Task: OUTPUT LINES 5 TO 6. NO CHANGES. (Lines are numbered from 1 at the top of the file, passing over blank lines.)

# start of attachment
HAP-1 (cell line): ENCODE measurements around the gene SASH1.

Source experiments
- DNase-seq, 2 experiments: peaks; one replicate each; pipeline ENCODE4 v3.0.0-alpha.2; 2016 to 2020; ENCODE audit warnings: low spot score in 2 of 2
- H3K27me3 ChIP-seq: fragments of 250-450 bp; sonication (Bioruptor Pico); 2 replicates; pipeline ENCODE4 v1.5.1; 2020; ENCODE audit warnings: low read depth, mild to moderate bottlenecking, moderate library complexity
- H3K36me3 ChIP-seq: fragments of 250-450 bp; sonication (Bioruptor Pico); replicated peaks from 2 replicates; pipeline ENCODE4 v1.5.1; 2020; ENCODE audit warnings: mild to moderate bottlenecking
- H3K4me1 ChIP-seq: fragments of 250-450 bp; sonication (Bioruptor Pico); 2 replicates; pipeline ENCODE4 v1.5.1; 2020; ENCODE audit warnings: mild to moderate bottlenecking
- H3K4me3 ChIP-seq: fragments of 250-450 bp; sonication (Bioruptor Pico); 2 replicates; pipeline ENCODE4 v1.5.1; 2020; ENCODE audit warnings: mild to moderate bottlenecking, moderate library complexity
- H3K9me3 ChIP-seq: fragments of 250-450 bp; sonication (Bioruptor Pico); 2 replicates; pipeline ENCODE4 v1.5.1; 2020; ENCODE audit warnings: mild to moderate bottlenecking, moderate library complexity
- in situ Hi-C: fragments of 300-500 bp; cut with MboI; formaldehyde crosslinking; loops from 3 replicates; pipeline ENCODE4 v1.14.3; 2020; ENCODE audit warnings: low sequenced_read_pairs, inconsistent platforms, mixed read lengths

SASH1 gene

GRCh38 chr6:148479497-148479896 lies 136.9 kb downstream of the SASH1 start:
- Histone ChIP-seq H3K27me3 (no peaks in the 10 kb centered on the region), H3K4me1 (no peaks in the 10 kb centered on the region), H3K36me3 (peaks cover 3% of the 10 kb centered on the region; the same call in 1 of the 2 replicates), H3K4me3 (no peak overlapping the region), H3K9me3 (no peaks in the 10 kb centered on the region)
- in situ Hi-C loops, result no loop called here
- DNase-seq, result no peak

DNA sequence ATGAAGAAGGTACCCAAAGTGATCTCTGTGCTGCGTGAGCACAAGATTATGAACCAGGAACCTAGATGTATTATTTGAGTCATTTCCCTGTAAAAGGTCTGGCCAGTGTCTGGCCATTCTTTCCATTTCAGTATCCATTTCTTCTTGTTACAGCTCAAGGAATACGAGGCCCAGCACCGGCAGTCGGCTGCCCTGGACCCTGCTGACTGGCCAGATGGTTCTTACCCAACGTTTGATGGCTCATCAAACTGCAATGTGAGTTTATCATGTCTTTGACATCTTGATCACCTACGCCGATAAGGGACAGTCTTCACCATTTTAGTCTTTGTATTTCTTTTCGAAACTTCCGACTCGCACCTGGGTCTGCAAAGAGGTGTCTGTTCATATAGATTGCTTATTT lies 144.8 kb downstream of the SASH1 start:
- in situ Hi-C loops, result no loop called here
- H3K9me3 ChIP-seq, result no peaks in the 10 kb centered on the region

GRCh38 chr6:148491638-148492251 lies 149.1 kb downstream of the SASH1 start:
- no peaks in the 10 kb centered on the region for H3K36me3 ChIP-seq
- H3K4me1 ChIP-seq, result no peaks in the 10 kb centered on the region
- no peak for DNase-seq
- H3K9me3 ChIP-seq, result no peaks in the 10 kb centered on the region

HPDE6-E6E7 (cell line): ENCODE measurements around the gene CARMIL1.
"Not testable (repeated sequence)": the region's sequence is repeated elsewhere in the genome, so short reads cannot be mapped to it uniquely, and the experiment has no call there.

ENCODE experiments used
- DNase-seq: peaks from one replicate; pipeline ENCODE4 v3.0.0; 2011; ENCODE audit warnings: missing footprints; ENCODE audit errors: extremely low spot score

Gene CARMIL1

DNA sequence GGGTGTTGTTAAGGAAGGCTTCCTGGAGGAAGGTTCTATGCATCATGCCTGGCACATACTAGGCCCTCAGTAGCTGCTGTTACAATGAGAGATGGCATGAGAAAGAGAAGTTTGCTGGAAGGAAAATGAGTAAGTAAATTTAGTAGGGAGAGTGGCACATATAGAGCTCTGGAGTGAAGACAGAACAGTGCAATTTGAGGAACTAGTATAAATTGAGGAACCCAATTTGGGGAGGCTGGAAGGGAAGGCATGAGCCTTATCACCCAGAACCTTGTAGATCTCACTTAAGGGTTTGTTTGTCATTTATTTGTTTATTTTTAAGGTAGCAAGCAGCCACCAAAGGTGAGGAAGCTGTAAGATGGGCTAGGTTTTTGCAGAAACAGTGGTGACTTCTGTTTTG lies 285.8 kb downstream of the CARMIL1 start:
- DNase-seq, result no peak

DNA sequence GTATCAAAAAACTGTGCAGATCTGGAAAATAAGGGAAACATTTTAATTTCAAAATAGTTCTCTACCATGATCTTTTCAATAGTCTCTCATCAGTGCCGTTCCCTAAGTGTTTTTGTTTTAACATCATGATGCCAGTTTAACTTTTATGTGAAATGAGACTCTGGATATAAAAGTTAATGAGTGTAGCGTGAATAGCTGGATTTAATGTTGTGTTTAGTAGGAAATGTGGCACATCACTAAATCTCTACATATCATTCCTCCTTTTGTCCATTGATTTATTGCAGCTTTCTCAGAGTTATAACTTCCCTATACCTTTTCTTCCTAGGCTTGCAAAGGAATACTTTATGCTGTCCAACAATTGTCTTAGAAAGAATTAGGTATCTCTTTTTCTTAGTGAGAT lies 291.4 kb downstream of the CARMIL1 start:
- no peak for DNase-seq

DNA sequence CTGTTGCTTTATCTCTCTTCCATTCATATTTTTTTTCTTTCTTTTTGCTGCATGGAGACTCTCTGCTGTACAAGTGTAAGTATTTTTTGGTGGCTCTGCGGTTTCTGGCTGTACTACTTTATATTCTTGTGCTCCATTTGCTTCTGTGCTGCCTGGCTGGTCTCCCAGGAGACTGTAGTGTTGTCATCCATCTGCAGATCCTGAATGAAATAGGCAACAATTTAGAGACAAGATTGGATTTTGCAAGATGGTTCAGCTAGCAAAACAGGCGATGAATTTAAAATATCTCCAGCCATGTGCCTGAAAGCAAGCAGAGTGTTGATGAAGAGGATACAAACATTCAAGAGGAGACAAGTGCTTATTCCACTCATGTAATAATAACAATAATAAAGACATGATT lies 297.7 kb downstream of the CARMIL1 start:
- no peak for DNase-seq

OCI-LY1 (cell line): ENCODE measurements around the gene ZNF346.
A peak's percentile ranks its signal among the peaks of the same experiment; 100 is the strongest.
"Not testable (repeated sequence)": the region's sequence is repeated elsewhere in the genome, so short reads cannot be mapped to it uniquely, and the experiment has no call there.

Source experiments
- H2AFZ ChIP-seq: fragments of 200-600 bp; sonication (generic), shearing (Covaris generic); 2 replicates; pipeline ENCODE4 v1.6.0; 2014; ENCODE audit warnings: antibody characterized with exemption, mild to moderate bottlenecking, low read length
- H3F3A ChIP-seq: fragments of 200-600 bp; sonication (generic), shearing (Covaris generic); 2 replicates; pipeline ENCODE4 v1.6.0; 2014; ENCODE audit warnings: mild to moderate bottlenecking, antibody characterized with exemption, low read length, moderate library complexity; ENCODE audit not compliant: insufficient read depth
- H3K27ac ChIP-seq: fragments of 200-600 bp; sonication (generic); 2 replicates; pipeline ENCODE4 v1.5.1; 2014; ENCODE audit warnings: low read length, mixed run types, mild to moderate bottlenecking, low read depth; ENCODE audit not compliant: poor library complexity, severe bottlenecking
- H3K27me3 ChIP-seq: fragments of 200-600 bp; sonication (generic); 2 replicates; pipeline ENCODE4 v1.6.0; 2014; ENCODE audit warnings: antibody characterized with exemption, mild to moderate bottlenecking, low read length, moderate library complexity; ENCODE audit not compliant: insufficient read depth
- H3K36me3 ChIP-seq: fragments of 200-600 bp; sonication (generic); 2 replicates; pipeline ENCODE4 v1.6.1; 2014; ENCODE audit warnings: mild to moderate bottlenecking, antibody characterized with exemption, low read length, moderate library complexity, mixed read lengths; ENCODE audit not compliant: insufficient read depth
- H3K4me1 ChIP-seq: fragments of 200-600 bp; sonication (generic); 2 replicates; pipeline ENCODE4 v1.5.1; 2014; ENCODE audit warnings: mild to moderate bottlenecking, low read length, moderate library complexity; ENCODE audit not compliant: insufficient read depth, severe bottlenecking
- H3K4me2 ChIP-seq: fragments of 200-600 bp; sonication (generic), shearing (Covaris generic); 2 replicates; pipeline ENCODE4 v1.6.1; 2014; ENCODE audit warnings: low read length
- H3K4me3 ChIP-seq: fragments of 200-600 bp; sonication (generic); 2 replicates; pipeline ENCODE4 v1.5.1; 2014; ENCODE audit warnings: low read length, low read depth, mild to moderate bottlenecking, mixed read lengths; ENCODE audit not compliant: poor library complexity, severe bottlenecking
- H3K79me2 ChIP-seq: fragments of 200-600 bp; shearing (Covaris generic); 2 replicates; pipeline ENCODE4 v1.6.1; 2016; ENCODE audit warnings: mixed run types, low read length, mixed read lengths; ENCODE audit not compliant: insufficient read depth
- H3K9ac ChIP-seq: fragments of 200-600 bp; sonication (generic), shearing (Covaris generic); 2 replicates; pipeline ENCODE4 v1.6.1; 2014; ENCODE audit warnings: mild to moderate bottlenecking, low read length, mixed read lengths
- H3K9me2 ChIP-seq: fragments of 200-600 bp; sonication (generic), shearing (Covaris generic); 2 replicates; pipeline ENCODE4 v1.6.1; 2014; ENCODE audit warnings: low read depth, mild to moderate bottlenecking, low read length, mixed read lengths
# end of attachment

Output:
- H3K36me3 ChIP-seq: fragments of 250-450 bp; sonication (Bioruptor Pico); replicated peaks from 2 replicates; pipeline ENCODE4 v1.5.1; 2020; ENCODE audit warnings: mild to moderate bottlenecking
- H3K4me1 ChIP-seq: fragments of 250-450 bp; sonication (Bioruptor Pico); 2 replicates; pipeline ENCODE4 v1.5.1; 2020; ENCODE audit warnings: mild to moderate bottlenecking